Dialog is also one of Fortune’s fine skills as a writer. “It is you, Michael says softly. When I saw your name on the list, I didn’t really think it would be” (Fortune 15). These are Michael’s first words to protagonist Lia Johansen. Just a few words and the reader is drawn into their relationship because questions appear. Here dialog moves the plot from the first chapter. The reader wonders if Lia is a bomb and genetically engineered. How does this Michael know her and why does he seem to care so much if she isn’t human?”
Characterization also is established through Fortune’s writings through striking use of dialog and description, especially inner dialog. For example the line of inner dialog which repeats throughout the entire book. “My name is Lia Johansen, and I was a prisoner of…until today” (Fortune 1). Lia is Fortune’s main character whom the reader feels sympathy for. She is an orphan and forced onto New Sol Space Station. By the end of the first chapter, we still are discovering why she is so closed off, alone, and scared of making friends: Lia is a bomb.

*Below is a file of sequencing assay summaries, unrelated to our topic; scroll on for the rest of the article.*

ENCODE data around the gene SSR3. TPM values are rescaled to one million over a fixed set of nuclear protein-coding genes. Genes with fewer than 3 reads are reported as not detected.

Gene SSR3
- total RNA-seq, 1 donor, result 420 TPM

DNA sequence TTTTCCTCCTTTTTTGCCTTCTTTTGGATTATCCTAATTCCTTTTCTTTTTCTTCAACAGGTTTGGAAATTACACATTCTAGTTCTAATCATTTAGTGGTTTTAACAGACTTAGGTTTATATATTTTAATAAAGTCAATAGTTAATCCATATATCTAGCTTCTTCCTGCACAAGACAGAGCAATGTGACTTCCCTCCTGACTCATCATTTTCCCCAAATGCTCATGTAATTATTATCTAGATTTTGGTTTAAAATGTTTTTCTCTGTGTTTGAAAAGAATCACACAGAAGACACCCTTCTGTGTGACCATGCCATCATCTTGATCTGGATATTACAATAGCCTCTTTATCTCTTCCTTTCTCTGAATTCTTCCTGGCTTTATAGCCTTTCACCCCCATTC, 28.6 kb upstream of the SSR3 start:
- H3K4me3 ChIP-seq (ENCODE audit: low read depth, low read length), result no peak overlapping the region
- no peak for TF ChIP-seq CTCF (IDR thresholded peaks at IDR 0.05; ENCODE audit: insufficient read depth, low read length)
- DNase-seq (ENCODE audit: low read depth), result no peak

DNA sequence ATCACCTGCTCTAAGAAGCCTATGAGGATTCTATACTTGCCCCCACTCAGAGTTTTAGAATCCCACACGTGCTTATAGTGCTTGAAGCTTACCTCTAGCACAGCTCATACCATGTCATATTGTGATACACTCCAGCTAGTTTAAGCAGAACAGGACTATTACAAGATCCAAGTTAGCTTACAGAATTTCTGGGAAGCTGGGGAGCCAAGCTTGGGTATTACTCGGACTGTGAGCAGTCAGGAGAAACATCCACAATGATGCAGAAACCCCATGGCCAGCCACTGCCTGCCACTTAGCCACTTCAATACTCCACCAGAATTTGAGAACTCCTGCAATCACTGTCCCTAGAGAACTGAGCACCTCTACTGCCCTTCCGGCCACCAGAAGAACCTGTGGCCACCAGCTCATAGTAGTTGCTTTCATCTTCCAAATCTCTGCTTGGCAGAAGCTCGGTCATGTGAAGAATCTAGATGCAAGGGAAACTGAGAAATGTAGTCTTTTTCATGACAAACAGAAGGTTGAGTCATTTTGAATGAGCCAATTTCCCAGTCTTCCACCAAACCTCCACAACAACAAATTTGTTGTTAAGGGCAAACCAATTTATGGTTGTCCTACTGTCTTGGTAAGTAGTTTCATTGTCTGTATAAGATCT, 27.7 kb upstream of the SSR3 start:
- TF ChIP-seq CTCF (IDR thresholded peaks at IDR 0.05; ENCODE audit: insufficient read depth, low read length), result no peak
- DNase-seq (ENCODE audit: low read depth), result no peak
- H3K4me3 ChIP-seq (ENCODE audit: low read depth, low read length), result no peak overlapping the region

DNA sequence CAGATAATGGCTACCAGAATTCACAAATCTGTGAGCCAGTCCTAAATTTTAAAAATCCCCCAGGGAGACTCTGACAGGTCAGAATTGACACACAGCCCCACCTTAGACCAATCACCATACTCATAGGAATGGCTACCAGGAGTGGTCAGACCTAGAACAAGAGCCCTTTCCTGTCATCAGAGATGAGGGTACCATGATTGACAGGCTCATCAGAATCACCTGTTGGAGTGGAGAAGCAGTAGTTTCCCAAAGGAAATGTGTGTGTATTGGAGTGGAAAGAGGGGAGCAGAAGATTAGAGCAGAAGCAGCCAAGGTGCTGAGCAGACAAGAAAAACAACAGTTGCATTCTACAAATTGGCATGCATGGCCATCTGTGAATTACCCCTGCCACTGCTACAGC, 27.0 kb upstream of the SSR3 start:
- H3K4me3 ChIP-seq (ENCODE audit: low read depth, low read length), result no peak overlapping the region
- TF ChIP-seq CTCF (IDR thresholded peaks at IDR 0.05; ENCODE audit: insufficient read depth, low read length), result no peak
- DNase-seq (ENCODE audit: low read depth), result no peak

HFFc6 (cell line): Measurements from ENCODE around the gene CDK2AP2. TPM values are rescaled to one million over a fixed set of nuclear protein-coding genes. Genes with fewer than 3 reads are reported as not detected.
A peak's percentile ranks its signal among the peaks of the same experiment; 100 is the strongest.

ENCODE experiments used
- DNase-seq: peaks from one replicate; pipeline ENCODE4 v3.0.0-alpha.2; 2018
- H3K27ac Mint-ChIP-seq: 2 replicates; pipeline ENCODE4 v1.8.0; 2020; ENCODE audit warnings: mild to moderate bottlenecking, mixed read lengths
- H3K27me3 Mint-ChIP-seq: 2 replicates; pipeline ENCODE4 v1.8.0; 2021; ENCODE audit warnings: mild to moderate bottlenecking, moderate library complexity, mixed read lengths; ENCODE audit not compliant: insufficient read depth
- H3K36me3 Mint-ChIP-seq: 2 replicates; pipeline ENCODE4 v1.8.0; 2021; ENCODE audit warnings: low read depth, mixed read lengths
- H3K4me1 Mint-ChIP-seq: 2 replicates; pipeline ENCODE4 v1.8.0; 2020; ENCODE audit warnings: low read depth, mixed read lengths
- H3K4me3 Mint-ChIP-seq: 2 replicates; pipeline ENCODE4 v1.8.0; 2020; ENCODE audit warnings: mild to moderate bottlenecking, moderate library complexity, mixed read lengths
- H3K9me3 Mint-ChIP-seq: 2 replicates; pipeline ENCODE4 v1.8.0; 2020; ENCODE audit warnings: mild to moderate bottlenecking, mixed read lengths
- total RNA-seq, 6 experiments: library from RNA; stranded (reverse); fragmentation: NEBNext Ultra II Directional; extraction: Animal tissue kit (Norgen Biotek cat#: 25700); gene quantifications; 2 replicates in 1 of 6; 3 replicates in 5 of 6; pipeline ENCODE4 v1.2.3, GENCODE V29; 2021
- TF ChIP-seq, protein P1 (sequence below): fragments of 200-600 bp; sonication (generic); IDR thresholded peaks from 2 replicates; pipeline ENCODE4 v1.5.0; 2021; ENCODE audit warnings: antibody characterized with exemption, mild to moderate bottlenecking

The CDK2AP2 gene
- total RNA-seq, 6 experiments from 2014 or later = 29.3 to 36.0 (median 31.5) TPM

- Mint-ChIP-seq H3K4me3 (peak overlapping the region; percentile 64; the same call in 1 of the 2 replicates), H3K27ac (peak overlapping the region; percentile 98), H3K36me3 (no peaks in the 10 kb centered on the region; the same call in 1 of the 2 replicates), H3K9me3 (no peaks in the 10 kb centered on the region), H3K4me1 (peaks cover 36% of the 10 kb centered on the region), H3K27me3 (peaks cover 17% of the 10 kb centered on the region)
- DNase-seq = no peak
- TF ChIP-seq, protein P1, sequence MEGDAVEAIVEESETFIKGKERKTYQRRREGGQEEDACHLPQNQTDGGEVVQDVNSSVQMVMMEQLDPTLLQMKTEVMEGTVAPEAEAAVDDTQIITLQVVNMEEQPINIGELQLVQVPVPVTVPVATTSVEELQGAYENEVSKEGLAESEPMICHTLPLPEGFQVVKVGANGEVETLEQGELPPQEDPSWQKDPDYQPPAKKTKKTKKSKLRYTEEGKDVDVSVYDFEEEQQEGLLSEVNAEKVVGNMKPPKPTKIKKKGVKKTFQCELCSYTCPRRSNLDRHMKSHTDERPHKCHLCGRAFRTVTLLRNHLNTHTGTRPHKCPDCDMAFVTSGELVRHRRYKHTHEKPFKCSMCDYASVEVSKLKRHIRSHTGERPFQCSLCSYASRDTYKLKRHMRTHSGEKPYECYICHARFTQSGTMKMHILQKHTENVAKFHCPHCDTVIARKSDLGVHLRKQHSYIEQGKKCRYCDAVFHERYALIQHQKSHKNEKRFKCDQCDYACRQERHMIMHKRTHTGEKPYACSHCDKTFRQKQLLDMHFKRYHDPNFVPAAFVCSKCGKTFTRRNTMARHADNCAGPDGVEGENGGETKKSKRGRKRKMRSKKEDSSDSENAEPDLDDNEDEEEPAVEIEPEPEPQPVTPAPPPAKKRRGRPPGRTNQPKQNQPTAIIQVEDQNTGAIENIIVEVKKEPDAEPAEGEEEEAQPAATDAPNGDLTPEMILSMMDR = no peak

Setting in Nova is pure science fiction. “The New Sol Space Station is even bigger than I imagined with two concentric rings connected by spokes to an inner hub shaped like a top. The station spins like a top, too, its lights flashing by like strings of holiday lights in blue, yellow and red. It’s magnificent. Magnificent and frightening” (Fortune 1). Fortune’s settings throughout Nova are something NASA might use to describe outer space. It is relatable because of its beautiful darkness mixed with lights such as space itself.